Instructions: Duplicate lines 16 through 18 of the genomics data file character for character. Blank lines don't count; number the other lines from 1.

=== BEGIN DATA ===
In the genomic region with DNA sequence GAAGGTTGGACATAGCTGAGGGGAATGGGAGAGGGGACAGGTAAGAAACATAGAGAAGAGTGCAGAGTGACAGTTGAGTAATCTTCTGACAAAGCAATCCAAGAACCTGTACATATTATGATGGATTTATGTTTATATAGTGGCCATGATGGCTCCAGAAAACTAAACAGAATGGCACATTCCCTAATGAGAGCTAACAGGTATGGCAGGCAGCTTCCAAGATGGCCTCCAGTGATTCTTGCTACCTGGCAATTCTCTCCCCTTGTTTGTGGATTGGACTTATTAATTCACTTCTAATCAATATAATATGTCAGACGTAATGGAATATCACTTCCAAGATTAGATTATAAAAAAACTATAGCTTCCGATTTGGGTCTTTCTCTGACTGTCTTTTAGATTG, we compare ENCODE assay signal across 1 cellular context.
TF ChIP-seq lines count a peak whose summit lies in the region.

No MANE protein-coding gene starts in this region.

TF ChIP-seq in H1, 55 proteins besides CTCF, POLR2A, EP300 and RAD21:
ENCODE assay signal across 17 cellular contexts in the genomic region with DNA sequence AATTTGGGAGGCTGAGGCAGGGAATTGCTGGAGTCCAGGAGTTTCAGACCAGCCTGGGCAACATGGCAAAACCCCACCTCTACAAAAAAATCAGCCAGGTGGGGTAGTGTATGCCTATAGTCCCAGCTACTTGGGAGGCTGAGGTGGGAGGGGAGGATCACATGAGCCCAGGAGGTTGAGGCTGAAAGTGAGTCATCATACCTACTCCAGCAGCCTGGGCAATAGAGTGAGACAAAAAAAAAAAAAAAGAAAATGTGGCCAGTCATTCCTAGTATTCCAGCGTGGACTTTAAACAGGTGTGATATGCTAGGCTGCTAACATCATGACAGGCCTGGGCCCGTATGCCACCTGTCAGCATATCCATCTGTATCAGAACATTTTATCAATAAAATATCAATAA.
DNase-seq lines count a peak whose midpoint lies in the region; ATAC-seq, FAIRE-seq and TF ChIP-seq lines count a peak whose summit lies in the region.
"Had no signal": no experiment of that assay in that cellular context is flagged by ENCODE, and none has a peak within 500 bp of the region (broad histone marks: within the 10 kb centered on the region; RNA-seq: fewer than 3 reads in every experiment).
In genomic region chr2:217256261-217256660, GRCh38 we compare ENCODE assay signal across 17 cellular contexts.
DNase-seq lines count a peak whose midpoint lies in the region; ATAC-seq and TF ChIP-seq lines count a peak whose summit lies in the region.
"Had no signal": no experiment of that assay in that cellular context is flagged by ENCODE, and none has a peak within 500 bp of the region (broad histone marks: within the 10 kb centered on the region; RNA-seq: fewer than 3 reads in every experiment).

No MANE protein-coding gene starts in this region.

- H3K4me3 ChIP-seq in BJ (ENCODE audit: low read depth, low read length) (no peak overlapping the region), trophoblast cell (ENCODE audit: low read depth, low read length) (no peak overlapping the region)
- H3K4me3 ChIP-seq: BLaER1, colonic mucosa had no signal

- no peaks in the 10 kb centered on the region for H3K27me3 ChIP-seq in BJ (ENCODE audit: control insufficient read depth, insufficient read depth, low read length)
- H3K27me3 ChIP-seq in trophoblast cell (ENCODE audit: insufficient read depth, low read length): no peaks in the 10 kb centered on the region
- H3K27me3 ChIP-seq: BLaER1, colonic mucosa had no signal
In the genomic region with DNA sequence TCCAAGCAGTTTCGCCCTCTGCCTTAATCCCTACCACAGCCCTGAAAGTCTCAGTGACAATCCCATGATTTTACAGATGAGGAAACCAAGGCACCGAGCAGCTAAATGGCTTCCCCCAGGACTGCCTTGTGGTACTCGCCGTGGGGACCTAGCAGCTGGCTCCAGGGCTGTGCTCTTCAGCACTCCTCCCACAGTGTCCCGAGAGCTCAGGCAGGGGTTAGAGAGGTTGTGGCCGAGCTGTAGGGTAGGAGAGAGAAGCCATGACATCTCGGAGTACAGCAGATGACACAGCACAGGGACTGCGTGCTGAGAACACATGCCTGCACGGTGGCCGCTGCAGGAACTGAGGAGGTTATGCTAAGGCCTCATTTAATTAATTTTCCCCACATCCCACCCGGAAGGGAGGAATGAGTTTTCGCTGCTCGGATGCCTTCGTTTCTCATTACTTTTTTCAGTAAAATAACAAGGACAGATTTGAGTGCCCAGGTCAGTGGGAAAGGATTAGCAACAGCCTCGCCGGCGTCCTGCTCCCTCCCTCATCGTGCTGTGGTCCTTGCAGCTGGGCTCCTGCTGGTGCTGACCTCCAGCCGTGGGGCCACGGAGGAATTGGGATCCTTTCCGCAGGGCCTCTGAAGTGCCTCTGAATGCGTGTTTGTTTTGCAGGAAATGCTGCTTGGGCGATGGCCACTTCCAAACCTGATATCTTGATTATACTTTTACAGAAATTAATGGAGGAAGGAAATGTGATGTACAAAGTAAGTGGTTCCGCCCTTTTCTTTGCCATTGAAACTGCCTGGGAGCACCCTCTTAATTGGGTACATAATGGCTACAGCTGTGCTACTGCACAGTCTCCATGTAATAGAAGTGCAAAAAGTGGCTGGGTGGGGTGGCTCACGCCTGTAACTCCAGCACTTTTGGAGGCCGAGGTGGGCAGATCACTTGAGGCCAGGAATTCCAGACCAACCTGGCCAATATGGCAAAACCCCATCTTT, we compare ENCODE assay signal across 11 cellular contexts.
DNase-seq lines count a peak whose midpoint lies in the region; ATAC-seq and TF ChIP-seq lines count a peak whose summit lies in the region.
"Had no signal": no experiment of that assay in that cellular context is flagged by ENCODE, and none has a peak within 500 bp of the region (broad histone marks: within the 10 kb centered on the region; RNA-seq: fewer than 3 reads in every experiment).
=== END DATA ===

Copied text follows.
- H3K27me3 ChIP-seq: BLaER1, colonic mucosa had no signal
In the genomic region with DNA sequence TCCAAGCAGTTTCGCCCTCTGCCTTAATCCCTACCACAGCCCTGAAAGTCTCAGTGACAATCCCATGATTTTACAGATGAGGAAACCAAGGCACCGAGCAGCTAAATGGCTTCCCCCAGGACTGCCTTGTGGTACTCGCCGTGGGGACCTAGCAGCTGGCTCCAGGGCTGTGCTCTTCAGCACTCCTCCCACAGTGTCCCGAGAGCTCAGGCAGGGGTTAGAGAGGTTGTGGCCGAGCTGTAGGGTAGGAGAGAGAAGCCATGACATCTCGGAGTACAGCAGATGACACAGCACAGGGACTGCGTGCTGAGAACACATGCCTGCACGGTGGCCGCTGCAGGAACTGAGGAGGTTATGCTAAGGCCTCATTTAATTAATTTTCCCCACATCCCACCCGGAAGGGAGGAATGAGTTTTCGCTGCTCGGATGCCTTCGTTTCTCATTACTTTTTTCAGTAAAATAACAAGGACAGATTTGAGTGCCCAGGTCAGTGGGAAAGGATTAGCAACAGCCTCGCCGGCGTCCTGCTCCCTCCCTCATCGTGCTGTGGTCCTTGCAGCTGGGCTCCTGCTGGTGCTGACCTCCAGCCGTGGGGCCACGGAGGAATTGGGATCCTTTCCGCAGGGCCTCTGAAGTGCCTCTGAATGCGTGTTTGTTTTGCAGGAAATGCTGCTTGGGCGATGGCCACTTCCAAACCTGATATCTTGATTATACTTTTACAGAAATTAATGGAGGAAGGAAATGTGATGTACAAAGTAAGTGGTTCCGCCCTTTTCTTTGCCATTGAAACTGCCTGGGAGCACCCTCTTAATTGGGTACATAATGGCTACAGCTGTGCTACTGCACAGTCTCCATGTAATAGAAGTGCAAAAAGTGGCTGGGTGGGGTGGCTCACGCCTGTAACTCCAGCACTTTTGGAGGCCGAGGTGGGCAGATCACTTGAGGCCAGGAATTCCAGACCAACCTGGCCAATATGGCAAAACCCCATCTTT, we compare ENCODE assay signal across 11 cellular contexts.
DNase-seq lines count a peak whose midpoint lies in the region; ATAC-seq and TF ChIP-seq lines count a peak whose summit lies in the region.